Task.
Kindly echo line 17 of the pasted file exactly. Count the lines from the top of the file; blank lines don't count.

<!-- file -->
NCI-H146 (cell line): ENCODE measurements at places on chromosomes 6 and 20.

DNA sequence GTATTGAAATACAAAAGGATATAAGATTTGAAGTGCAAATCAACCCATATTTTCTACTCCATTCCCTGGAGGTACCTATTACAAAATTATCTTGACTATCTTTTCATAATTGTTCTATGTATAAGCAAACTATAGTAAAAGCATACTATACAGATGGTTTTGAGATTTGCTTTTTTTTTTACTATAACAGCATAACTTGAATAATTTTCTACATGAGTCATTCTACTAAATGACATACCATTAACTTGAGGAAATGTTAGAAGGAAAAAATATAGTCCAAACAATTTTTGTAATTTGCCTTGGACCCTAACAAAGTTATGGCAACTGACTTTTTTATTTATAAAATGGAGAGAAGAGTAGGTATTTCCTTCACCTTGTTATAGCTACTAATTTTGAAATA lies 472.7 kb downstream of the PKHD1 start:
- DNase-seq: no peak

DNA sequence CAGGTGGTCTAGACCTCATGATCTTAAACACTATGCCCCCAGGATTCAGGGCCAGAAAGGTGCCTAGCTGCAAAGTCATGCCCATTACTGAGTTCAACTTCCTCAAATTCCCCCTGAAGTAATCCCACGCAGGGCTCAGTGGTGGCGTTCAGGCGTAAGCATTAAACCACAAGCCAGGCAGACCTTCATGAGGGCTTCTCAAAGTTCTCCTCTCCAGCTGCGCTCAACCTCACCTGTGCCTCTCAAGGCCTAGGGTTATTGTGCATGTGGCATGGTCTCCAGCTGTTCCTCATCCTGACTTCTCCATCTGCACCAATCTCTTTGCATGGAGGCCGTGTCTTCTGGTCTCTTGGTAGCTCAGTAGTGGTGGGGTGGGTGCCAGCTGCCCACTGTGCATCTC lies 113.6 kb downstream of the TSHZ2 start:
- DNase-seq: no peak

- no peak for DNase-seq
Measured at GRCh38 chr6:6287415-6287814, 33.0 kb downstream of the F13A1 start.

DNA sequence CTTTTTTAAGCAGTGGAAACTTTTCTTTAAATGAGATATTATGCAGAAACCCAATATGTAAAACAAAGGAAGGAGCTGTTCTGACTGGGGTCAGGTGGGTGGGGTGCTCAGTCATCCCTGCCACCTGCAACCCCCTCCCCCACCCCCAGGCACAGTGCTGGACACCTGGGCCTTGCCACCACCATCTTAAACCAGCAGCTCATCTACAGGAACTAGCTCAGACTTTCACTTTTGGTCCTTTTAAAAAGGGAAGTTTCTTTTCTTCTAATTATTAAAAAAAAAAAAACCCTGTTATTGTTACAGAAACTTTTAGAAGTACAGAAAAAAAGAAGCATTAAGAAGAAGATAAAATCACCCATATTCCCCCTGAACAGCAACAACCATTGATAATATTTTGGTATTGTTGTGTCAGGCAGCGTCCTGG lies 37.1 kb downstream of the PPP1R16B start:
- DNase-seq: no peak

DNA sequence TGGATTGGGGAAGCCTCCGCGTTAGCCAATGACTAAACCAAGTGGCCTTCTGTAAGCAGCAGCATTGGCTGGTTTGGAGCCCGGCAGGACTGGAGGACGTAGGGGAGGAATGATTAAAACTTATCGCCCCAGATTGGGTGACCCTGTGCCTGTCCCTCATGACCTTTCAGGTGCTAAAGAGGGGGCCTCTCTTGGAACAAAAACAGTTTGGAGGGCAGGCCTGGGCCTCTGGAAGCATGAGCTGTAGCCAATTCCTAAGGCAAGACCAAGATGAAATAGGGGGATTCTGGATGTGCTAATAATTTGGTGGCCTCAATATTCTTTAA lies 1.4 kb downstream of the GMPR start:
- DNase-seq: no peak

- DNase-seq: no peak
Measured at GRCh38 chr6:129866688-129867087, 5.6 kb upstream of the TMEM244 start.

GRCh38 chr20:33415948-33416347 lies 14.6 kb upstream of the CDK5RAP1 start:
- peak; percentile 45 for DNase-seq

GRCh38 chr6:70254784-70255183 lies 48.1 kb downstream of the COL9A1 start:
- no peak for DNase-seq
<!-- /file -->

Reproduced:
- no peak for DNase-seq